Disruption of circadian rhythms has been extensively associated with cancer and metabolic diseases, yet the molecular mechanisms involved remain largely unknown. The molecular clock machinery consists of a set of transcriptional activators (CLOCK and BMAL1 proteins, ROR nuclear receptors) and repressors (PER1-3 and CRY1-2 proteins, Rev-Erb nuclear receptors) which rhythmically bind to chromatin, hence imposing rhythms in chromatin transitions and gene expression in a tisssue-specific manner. Using a combination of techniques designed for genome-wide analyses, such as ChIP-seq, ATAC-seq or RNA-seq, with mouse models, we want to investigate the dynamics of specific core clock components in metabolic syndrome and breast cancer diseases. Additionally, we are using transgenic mice bearing mutant forms of the molecular clock to address how the core clock sustains metabolic fitness.

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  • Investigating molecular interactions between nuclear architecture and cellular metabolism.

We have previously described a role for the molecular clock in driving circadian chromatin long-range interactions in cultured cells (Aguilar-Arnal et al. Nature Structural & Molecular Biology 2013). 3D chromatin folding is becoming increasingly recognized as an important epigenetic regulatory layer, and differential chromatin conformations are apparent at day and night times. As a result of specific enhancer-promoter interactions occurring at distinct circadian times, transcriptional oscillations are sustained in time and space. We are investigating to which extent cellular metabolism shapes the circadian interactome. Also,we want to gain insights into the molecular drivers of differential long-range chromatin interactions in response to metabolic cues. To do so, we have already set up chromatin conformation capture techniques (4C-seq) and adequate bioinformatics analyses to generate and process the genomic data in the lab.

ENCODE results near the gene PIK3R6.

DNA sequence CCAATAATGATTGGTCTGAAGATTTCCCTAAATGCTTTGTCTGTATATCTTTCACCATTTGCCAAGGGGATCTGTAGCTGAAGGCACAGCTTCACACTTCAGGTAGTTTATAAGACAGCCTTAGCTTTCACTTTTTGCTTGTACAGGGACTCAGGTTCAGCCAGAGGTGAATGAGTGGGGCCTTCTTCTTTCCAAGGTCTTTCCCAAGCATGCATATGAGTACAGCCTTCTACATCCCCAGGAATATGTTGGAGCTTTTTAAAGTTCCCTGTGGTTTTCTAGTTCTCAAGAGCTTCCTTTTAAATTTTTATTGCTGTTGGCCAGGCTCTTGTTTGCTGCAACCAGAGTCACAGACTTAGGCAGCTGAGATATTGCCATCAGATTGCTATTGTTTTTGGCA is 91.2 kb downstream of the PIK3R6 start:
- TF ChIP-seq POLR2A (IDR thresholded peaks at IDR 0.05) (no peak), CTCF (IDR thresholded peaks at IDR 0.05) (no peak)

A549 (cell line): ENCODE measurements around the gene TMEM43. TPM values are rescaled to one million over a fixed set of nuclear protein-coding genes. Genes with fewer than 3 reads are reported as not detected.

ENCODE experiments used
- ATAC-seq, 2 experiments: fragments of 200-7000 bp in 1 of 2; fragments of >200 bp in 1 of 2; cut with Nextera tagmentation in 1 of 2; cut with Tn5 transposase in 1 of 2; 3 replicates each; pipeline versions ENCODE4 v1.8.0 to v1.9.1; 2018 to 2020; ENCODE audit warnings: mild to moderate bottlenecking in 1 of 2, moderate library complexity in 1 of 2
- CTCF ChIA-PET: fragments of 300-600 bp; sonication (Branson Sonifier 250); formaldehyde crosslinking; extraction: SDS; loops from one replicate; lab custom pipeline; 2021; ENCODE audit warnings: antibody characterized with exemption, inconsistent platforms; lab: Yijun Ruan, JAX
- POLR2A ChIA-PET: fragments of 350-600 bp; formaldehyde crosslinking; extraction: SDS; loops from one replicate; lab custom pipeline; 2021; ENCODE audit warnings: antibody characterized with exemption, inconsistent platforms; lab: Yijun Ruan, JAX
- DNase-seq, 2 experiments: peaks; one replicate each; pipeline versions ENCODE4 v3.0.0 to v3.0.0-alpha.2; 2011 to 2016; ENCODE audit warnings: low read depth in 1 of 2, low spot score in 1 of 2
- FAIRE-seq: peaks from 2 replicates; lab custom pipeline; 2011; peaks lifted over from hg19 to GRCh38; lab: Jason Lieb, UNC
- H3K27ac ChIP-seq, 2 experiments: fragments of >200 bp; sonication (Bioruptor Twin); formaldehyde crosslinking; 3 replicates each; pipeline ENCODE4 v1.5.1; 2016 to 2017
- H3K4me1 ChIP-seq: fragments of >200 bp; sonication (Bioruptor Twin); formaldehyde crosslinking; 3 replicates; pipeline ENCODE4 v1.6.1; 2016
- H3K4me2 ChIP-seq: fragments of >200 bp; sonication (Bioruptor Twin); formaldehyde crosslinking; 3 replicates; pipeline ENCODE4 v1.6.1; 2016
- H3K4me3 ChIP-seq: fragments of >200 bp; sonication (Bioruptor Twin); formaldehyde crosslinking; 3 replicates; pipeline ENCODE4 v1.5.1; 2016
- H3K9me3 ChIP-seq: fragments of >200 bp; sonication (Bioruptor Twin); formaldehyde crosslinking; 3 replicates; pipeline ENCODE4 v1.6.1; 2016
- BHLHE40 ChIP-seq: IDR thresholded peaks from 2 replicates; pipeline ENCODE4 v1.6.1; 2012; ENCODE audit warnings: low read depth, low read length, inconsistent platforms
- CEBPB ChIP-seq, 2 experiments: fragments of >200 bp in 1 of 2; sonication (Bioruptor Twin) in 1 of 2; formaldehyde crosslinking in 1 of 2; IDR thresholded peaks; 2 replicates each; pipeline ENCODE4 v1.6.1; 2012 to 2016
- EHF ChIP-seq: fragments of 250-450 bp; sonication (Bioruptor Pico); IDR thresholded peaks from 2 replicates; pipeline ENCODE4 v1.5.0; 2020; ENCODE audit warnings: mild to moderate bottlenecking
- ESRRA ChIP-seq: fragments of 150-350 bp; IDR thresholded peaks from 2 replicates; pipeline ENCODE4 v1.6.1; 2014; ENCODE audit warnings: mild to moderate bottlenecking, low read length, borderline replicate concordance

• Identifying molecular connections between metabolic transitions and epigenetic reprogramming during stem cell differentiation.

Small molecule metabolites play much underappreciated roles in cell differentiation and homeostasis by controlling the activity of a number of epigenetic remodelers. Previous studies generally determine metabolic states from whole cell lysates, but lack to identify subcellular compartmentalization of metabolites. Yet, local concentrations of certain metabolites could alter enzymatic properties in discrete subnuclear microenvironments. Our recent research describe subnuclear compartments of NADH metabolism which could have futher implications in the local control of gene expression (Aguilar-Arnal et al, PNAS 2016). It is known that a redox switch from glycolytic to oxidative metabolism and a wide epigenetic reprogramming are hallmarks for stem cell activation and lineage commitment. However, the molecular links between these major processes during differentiation remain largely unknown. In the lab, we have set up neural differentiation protocols from human embryonic stem cells (hESC) which combined with CRISP-Cas9 -based genome editing technologies, are allowing us to explore how specific proteins known as metabolic sensors shape the dynamic epigenome during differentiation. Additionally, we are working on human mesenchymal stromal/stem cells (hMSC) to address the role of energy metabolism in the transcriptional control during adipogenesis.